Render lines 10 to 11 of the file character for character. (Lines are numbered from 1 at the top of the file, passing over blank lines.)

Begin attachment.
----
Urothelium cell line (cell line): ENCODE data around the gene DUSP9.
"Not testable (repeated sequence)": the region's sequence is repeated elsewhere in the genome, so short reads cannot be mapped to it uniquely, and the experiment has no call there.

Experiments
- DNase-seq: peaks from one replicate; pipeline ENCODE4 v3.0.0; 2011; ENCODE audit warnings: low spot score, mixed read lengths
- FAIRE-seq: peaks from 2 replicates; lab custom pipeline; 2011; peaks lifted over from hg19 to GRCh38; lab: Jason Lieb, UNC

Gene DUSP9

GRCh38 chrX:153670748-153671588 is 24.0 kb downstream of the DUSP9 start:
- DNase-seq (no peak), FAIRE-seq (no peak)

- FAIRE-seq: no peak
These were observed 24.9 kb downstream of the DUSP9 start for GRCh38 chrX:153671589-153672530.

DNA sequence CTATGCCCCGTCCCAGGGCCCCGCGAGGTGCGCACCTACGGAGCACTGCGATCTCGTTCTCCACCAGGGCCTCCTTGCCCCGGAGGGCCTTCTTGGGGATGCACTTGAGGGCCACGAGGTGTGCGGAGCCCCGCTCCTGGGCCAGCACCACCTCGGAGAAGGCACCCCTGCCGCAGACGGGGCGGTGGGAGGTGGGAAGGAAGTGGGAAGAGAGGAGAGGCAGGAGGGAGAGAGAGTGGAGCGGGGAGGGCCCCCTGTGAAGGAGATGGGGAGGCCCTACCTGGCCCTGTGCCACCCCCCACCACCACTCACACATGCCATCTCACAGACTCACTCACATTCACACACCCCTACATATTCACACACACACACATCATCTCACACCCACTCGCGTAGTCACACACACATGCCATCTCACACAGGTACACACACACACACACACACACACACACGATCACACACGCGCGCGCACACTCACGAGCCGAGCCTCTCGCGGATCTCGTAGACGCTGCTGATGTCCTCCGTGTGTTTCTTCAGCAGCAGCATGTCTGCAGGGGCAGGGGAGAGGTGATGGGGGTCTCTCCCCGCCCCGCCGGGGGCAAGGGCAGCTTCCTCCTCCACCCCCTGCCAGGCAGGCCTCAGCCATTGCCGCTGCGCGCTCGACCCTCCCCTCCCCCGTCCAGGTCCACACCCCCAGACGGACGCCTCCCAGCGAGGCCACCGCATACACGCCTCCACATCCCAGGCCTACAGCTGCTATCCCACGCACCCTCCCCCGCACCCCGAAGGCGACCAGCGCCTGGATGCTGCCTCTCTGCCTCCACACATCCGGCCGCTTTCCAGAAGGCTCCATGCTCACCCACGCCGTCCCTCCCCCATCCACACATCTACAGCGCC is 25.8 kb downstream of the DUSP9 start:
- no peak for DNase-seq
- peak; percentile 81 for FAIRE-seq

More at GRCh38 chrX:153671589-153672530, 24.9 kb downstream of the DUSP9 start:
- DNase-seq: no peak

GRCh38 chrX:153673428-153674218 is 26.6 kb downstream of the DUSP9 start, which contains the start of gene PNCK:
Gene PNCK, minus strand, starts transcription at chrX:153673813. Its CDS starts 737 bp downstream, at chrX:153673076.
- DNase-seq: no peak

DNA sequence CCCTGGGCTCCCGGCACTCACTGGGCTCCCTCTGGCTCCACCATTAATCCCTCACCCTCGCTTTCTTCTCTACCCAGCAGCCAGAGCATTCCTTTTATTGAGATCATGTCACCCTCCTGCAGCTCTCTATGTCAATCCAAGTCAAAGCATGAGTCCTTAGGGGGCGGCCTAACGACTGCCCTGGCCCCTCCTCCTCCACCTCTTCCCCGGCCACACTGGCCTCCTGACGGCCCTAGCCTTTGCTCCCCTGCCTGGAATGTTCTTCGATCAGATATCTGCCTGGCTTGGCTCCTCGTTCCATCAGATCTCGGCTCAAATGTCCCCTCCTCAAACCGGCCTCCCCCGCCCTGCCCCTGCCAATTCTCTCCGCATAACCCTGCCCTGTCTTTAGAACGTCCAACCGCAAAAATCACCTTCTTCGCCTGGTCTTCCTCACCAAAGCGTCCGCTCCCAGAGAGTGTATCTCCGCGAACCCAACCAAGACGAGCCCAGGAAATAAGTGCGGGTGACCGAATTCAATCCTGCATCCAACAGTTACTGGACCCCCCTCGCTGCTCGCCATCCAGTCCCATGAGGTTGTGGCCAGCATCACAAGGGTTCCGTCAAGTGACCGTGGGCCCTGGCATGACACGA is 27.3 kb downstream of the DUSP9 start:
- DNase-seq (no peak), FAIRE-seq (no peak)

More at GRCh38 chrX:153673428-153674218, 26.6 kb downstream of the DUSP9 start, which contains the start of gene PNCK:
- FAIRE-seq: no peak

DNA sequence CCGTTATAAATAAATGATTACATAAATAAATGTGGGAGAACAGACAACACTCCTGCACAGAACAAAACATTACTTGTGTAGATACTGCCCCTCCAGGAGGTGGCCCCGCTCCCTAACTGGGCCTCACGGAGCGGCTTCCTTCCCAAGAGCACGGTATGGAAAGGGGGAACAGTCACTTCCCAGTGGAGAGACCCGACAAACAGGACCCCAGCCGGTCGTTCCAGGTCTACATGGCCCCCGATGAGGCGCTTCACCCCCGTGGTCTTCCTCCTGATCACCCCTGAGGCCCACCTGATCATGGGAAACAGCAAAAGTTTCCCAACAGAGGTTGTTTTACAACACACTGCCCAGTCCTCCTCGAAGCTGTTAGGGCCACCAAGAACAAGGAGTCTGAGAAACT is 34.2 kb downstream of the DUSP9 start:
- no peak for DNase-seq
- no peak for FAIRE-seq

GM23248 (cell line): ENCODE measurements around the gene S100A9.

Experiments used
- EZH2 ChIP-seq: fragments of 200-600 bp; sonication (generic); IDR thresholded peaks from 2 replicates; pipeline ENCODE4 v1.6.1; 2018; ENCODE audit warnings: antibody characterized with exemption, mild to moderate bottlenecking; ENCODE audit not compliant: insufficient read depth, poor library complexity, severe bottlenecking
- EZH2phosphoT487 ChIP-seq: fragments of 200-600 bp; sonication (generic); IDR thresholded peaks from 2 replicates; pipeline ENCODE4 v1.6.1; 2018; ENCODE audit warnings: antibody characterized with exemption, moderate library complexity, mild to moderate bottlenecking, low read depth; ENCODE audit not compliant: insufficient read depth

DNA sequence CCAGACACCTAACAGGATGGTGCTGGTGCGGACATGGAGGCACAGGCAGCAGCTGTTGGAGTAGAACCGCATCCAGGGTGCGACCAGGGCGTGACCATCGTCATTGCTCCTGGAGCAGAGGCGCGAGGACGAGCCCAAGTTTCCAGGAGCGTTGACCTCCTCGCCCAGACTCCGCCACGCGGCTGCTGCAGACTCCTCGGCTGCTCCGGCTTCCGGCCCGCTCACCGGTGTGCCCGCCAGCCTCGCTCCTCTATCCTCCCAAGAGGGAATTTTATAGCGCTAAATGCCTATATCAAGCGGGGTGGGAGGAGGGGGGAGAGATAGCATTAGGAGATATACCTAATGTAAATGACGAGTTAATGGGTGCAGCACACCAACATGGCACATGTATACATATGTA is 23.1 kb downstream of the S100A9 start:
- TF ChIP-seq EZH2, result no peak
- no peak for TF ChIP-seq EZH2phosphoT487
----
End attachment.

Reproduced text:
These were observed 24.9 kb downstream of the DUSP9 start for GRCh38 chrX:153671589-153672530.

DNA sequence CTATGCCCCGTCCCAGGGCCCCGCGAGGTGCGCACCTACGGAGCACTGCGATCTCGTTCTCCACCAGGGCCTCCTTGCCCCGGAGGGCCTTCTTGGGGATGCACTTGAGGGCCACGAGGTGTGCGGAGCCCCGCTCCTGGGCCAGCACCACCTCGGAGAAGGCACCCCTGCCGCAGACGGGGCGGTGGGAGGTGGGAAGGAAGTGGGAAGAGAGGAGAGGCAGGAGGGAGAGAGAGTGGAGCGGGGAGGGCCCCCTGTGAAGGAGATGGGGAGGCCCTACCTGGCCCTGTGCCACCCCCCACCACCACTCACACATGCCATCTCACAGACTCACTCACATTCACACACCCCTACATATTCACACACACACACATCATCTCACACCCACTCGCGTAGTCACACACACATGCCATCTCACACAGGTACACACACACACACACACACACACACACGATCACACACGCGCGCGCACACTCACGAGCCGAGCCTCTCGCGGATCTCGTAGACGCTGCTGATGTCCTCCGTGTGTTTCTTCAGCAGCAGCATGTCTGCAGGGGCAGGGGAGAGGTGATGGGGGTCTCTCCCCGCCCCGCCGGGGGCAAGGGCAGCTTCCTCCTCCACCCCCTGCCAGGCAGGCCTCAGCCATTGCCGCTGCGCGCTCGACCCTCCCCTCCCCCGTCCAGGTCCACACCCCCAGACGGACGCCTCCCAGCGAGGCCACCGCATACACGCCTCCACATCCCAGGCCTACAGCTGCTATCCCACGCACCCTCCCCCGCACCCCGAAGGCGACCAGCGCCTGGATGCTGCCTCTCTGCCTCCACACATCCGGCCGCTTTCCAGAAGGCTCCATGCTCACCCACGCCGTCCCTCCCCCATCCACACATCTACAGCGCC is 25.8 kb downstream of the DUSP9 start: